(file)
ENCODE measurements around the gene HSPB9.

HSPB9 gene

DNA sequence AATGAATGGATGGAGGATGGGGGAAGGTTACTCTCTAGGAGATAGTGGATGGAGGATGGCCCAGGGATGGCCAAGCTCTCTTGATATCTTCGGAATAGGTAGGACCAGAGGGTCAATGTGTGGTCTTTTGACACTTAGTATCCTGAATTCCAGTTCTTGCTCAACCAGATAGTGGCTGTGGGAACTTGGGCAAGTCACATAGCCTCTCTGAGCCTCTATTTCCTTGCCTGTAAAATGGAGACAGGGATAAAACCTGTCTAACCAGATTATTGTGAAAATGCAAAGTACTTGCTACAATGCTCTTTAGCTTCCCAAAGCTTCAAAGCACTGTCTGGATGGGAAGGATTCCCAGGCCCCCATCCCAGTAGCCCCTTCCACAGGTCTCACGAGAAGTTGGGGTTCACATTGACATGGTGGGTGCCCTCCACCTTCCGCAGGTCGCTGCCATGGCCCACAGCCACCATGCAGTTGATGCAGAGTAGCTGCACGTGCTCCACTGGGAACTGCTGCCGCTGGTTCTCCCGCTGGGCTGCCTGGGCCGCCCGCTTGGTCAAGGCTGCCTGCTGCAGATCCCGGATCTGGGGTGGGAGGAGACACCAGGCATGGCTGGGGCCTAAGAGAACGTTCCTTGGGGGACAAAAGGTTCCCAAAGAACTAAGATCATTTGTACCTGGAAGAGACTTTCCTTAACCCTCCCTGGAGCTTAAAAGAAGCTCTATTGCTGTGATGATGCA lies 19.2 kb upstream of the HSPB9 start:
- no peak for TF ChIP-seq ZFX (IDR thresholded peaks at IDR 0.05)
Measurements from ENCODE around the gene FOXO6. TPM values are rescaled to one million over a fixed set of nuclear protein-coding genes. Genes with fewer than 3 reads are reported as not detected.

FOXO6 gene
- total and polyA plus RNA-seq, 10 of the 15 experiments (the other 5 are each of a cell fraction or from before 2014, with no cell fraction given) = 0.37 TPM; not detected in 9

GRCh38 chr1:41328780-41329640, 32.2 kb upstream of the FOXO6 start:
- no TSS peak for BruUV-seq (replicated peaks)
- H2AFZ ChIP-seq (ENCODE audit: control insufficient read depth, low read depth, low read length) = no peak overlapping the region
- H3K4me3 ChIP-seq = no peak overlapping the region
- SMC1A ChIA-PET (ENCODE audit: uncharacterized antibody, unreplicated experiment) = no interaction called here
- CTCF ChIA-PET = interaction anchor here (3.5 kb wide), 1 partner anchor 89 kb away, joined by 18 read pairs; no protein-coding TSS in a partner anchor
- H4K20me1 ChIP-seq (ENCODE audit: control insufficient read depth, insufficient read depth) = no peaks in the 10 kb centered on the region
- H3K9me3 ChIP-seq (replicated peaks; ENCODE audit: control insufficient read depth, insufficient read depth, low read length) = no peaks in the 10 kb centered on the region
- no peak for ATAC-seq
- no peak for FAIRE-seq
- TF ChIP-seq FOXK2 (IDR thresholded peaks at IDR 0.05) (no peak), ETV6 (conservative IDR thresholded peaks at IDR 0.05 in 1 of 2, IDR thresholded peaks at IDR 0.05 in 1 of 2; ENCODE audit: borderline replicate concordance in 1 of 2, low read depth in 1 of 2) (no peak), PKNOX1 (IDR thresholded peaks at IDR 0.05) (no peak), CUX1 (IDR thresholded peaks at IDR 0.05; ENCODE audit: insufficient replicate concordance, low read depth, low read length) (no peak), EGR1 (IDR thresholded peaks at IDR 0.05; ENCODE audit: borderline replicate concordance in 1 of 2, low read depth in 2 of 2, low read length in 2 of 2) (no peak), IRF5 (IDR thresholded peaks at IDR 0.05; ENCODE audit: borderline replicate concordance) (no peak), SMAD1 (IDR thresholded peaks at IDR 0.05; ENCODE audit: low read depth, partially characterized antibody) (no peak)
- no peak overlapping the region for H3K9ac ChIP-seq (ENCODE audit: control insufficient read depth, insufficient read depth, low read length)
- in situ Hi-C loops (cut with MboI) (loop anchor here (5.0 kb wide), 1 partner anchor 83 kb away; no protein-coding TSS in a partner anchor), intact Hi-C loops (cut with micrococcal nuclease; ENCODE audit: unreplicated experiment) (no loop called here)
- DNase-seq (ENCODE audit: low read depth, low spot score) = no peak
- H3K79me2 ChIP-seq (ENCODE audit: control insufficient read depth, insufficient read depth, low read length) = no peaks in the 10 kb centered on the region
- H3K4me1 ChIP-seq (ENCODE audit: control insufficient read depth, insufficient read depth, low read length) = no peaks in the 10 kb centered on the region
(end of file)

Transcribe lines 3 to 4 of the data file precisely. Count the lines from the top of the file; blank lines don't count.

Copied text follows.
DNA sequence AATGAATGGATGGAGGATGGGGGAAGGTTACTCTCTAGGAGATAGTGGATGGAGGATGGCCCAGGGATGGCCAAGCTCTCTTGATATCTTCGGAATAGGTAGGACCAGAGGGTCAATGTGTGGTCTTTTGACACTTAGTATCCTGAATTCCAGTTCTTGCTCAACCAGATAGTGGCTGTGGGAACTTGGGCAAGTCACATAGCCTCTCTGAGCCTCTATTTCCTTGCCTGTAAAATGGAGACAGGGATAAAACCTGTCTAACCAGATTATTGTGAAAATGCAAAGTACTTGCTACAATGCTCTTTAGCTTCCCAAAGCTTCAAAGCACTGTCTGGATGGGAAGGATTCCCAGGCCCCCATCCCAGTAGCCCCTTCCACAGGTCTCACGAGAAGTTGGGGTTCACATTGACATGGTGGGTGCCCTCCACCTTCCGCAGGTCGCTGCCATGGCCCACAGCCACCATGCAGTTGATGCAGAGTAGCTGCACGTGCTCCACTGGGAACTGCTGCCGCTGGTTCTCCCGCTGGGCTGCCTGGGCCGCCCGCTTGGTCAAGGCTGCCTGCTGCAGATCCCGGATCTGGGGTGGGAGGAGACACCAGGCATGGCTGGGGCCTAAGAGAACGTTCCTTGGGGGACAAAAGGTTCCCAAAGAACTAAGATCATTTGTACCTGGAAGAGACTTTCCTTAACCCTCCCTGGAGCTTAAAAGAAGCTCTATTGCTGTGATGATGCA lies 19.2 kb upstream of the HSPB9 start:
- no peak for TF ChIP-seq ZFX (IDR thresholded peaks at IDR 0.05)